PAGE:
As the F1 Circus reawakens from its midsummer slumber, we find ourselves headed to Valencia, on the east coast of Spain, for the European Grand Prix.  It's the second year for this track, and one can hope that we'll have a better competition than we did for the inaugural race.

Let's take a look at the track map, shall we?

Deemed a "street circuit," since most of the course runs through and around the marina district of the city, we discovered last season that it really has little in common with real street tracks like Monaco or Singapore.  The streets are wide and mostly smooth, there's plenty of runoff area where it's needed, and other than a stray pigeon or two, there's not a whole lot of drama to the circuit.  In other words, it's a Hermann Tilke course.

Of course, that was last year.  This year, if you remember (it has been a while since we last had a race, after all), we had a whole raft of rule changes that may make a difference. 

The signature of Valencia has to be the gazillion turns.  Sure, a few of them a hard to consider an actual turn, per se (21, 22 and 23, we're looking at you), but 25 is the definite record for modern circuits (no, I'm not counting the old Nordschliffe).  Visually, the bridge between turns 9 and 10 is probably the highlight, though it does have competition in the form of the marina and the nicely renovated buildings attendant to it.  Since it was the harbor for the 2007 America's Cup yacht race series, the city did a lot of beautifying to the marina area, and it showed.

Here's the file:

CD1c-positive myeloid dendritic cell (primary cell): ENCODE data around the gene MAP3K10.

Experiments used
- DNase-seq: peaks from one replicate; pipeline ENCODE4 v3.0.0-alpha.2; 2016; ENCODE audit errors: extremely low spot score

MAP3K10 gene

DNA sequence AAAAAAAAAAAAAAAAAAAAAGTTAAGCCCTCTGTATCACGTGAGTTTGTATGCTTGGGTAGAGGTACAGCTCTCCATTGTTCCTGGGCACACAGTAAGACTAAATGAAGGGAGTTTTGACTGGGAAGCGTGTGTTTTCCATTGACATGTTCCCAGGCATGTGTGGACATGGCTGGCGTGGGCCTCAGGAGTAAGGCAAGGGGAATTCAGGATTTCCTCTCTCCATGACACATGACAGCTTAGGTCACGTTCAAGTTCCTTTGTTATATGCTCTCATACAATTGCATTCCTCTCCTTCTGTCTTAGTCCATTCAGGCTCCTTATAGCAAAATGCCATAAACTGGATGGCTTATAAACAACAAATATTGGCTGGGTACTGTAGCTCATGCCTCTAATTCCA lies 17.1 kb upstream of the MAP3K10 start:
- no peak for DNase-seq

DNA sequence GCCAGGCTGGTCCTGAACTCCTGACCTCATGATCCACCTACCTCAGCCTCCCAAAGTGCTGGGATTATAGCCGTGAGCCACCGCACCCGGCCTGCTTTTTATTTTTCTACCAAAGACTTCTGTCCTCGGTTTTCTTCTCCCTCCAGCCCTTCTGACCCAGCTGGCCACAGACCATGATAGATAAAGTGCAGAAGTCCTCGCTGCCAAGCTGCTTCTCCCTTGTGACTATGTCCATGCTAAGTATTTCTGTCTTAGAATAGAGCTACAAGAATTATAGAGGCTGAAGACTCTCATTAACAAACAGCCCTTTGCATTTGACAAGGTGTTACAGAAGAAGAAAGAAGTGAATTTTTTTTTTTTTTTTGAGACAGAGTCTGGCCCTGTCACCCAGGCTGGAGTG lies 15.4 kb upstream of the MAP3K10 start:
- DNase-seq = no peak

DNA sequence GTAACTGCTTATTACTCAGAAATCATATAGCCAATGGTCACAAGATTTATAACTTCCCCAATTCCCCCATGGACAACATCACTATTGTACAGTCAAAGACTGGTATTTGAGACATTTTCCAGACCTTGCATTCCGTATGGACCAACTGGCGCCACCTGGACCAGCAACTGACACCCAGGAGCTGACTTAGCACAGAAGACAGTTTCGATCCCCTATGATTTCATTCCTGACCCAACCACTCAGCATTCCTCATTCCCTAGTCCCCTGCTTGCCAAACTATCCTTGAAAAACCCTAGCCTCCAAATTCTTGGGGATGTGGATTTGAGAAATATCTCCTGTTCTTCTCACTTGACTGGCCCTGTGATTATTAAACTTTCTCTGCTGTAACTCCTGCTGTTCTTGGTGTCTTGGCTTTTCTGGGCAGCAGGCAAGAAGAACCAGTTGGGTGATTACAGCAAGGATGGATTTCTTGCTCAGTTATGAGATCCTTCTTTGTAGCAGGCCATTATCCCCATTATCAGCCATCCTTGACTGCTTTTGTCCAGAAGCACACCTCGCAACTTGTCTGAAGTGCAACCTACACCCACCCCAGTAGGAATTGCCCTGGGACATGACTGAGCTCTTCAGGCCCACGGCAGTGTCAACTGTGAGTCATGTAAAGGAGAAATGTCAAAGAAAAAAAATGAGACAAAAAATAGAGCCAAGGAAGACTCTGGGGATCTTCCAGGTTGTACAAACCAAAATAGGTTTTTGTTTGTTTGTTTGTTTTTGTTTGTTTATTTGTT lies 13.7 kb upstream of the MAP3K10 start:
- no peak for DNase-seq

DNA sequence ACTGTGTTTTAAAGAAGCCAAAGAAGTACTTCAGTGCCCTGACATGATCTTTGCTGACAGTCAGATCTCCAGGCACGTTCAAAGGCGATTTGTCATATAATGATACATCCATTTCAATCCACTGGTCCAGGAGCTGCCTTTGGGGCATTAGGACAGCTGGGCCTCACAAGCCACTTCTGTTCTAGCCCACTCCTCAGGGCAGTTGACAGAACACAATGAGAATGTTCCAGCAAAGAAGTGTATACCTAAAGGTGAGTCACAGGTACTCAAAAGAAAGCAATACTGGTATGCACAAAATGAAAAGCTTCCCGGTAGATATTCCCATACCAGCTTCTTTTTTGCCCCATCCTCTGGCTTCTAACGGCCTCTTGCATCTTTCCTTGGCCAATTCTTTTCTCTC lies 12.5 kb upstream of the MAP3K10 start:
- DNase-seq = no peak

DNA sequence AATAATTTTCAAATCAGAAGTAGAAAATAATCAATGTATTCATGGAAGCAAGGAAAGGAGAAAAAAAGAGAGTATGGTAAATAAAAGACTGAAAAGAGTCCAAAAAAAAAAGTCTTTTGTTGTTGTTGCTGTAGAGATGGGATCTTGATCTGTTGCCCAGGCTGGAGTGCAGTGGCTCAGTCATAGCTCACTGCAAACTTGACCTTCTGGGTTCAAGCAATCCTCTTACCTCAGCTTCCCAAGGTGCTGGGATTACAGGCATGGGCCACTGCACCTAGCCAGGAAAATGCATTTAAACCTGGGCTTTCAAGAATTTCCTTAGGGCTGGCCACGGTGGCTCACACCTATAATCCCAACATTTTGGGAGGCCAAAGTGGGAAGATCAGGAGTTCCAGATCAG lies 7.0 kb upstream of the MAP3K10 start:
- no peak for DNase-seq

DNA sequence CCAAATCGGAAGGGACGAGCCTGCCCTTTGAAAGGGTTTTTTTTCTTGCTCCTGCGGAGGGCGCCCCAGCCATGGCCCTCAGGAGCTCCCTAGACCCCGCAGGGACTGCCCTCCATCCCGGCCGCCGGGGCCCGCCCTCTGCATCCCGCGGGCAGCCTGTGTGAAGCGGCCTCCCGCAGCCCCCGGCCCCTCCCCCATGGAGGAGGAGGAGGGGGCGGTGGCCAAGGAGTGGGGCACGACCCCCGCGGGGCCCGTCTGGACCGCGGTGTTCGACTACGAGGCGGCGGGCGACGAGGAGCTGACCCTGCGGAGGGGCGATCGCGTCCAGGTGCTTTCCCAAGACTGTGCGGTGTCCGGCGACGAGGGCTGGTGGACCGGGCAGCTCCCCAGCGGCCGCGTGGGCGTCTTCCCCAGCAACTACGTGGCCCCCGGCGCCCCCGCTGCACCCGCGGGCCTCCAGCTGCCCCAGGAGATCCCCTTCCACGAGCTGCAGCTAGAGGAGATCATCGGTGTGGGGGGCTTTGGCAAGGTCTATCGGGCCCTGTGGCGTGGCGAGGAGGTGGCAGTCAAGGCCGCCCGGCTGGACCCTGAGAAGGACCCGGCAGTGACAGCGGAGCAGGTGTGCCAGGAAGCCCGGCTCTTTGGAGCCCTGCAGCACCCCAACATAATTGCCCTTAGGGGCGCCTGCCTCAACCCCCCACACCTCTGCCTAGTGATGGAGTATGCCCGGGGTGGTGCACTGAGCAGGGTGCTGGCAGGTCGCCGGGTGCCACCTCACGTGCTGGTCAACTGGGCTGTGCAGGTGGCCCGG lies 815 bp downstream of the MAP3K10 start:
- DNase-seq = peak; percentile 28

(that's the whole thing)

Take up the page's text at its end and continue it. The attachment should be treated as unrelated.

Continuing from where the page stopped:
However, at 200mph, you don't get to see much of it.  Further belying its so-called street circuit origins, Valencia is a low downforce, high-speed track.  As a result, it is hard on the brakes.  Turn 12 in particular is a test of the carbon-carbon pads, where the cars have to slow from a track-high-speed of about 201mph down to around 80-90mph.  All this abuse is quickly followed by turn 17, where they do it all again though only from about 160-180mph.  For all the go-fast-stop-go-fast-stop-go-fast nature of the circuit, though, it's relatively easy on the engines, though Kimi Raikkonen might disagree with that assessment.

Fortunately for the organizers of the race, Renault's one-race suspension resulting from HWMNBNed wheelless excursion in Hungary has been lifted, meaning that Spain's favorite son will be able to race in Valencia.  Perhaps he'll finish a lap this time.